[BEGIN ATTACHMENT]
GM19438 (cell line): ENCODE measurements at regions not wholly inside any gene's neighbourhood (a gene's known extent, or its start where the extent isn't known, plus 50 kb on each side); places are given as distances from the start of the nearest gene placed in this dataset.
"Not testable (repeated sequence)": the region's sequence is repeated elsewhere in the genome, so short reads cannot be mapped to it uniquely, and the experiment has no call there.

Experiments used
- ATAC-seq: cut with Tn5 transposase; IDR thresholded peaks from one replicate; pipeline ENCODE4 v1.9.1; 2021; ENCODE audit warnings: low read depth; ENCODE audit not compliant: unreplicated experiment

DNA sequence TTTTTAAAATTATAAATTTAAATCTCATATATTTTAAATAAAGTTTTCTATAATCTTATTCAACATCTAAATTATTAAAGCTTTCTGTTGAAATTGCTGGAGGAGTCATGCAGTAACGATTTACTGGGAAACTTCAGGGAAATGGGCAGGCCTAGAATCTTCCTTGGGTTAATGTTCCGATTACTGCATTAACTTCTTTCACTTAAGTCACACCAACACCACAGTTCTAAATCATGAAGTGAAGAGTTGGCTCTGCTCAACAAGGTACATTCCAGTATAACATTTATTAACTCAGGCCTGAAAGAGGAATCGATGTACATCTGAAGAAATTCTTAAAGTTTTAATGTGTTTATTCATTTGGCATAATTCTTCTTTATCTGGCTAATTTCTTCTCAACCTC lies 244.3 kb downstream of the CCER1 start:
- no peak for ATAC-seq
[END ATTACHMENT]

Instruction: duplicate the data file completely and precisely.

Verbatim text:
GM19438 (cell line): ENCODE measurements at regions not wholly inside any gene's neighbourhood (a gene's known extent, or its start where the extent isn't known, plus 50 kb on each side); places are given as distances from the start of the nearest gene placed in this dataset.
"Not testable (repeated sequence)": the region's sequence is repeated elsewhere in the genome, so short reads cannot be mapped to it uniquely, and the experiment has no call there.

Experiments used
- ATAC-seq: cut with Tn5 transposase; IDR thresholded peaks from one replicate; pipeline ENCODE4 v1.9.1; 2021; ENCODE audit warnings: low read depth; ENCODE audit not compliant: unreplicated experiment

DNA sequence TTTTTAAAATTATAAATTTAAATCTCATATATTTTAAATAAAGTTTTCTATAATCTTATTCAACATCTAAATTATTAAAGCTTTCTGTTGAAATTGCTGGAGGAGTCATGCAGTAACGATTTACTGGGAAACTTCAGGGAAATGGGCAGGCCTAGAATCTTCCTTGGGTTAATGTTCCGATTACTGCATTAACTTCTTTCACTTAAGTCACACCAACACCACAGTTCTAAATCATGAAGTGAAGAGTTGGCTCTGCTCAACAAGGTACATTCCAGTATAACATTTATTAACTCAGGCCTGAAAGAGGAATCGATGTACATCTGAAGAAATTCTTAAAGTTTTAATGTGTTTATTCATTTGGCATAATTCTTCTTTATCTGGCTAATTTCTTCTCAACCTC lies 244.3 kb downstream of the CCER1 start:
- no peak for ATAC-seq